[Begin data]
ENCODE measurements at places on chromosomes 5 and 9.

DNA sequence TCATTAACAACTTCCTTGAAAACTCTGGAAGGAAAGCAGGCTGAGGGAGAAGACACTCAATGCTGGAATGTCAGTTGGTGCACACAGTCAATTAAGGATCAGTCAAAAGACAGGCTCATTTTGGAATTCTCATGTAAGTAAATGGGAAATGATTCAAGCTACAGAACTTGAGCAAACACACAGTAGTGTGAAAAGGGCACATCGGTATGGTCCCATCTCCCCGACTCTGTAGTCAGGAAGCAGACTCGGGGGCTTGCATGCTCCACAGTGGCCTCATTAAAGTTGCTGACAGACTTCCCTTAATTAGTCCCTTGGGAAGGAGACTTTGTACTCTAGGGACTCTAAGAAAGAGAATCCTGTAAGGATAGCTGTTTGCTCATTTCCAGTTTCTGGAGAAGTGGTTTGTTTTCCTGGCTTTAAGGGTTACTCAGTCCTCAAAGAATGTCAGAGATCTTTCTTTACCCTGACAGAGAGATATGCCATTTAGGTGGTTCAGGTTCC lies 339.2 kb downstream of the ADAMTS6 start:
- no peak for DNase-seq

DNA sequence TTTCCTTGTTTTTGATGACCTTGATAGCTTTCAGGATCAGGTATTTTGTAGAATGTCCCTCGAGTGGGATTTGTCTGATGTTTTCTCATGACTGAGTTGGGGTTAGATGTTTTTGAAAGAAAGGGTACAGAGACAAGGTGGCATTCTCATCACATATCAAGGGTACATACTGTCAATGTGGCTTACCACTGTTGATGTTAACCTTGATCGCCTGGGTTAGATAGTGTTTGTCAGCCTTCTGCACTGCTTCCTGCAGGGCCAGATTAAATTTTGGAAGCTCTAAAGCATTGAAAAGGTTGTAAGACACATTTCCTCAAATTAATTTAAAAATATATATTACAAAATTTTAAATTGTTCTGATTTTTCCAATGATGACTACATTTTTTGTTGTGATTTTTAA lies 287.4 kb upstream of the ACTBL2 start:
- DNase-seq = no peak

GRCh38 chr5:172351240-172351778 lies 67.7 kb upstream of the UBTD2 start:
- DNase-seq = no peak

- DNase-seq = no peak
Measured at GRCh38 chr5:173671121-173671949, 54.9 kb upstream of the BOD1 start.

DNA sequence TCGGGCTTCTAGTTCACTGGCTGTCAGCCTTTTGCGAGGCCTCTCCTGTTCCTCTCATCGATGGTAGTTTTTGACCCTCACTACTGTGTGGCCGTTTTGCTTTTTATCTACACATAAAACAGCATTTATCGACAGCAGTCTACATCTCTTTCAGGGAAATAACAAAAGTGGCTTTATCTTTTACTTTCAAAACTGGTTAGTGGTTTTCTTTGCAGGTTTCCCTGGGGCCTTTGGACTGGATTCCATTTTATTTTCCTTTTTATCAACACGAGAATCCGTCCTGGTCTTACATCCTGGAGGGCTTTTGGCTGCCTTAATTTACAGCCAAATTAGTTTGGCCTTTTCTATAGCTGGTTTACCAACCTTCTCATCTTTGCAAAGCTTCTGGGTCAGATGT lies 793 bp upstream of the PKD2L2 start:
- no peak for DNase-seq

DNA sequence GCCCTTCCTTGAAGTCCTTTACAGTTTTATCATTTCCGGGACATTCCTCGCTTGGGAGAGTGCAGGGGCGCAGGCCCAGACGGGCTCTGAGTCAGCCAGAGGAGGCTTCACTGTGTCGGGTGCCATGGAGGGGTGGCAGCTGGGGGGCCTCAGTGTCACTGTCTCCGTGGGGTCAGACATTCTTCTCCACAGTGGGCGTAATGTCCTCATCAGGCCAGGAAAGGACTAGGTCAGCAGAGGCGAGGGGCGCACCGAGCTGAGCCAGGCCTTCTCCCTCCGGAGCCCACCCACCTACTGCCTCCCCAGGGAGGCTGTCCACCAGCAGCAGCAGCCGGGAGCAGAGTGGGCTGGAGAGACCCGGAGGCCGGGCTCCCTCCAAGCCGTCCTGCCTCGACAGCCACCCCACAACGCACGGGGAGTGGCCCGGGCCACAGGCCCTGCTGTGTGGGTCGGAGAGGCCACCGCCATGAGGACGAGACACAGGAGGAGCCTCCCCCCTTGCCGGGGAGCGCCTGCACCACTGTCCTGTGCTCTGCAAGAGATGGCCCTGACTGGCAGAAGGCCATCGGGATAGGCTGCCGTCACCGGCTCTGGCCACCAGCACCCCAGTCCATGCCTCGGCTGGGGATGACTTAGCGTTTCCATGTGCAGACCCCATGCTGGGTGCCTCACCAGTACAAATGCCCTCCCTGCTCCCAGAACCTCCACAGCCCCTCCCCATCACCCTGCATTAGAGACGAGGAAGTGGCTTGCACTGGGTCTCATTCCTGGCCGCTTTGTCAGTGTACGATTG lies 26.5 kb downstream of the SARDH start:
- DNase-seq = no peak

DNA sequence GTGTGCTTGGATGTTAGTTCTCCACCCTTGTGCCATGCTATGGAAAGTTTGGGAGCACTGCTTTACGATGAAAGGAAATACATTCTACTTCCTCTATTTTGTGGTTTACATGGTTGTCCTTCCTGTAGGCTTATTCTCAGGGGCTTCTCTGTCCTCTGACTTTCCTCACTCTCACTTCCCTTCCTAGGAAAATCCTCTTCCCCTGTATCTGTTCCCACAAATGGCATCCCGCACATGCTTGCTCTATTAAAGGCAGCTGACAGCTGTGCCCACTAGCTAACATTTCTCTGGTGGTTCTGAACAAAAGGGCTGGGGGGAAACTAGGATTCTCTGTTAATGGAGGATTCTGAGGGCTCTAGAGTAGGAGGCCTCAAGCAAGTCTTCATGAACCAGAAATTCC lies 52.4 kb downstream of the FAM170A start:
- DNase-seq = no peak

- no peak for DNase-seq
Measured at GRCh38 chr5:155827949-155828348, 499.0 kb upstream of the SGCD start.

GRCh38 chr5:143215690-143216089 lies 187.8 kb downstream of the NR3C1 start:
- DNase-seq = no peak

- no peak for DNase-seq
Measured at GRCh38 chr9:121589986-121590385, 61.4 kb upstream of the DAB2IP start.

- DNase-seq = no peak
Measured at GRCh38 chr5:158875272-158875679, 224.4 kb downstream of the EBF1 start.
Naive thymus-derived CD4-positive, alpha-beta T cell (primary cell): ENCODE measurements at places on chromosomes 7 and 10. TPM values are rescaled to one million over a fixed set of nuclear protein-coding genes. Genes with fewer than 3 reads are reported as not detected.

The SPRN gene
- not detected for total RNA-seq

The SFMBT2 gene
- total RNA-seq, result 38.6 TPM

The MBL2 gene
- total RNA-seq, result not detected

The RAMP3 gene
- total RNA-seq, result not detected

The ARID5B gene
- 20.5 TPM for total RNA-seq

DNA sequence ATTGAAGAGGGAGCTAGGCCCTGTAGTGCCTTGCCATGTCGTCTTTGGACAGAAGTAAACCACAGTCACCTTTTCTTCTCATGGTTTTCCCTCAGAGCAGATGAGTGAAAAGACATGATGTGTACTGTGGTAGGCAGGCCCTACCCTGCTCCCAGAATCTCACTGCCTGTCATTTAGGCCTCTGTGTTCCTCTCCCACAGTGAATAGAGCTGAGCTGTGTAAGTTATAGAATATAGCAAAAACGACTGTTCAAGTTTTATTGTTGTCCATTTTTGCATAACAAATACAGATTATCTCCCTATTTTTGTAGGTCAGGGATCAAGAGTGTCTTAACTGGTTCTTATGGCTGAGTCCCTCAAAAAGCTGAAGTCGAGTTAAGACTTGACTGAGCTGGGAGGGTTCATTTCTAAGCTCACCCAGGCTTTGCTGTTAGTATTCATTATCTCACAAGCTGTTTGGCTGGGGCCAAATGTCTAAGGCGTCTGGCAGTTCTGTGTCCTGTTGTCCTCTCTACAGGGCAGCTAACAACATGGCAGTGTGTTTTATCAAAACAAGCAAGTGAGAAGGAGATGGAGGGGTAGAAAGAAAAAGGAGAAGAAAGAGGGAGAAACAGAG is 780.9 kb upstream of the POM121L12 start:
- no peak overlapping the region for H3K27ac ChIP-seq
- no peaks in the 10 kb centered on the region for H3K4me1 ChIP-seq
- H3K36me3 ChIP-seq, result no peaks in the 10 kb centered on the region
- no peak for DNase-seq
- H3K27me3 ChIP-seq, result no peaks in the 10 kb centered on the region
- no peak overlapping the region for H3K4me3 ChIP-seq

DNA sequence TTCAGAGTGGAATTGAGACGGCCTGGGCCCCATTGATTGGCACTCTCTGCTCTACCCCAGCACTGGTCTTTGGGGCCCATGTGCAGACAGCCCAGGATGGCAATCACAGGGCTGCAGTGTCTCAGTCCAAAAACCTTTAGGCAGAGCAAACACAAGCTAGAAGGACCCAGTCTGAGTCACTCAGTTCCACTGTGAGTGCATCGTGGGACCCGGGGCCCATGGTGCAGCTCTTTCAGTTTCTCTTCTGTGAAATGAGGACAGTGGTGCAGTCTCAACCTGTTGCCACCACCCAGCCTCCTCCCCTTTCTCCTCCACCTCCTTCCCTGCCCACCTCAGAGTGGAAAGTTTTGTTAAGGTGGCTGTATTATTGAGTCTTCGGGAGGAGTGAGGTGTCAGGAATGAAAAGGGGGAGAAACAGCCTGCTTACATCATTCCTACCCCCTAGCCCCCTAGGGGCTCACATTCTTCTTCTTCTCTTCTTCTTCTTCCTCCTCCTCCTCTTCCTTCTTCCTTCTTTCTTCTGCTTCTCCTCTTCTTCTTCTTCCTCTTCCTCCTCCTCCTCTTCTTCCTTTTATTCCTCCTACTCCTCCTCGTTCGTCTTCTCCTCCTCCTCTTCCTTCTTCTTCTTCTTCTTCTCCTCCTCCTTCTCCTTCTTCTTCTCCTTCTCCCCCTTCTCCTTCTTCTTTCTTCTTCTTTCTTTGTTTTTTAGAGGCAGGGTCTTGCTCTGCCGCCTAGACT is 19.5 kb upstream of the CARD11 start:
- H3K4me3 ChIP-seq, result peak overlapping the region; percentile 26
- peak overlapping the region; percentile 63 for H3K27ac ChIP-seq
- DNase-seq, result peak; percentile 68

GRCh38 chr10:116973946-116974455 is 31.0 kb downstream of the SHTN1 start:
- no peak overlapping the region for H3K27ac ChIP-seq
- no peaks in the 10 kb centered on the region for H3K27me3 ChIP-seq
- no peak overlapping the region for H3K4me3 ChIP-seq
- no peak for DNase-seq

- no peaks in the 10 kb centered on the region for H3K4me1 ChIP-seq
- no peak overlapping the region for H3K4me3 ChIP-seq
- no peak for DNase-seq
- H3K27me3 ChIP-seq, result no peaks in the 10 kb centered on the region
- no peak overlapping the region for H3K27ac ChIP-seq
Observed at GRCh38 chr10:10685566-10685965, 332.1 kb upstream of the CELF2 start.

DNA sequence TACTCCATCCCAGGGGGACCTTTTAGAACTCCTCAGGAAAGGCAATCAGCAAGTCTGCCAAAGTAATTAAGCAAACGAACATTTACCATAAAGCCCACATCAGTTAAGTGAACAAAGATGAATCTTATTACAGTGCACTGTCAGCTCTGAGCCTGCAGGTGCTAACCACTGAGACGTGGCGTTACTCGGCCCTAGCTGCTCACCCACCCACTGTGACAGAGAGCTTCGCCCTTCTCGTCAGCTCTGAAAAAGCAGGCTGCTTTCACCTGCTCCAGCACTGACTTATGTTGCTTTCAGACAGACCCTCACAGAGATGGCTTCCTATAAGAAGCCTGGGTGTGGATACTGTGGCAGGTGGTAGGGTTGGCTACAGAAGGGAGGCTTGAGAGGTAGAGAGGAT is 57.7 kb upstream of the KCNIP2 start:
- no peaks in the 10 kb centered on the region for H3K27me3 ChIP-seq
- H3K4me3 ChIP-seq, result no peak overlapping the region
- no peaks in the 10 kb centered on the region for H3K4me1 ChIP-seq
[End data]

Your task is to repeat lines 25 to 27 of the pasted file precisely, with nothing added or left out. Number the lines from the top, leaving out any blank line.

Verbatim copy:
The SPRN gene
- not detected for total RNA-seq

The SFMBT2 gene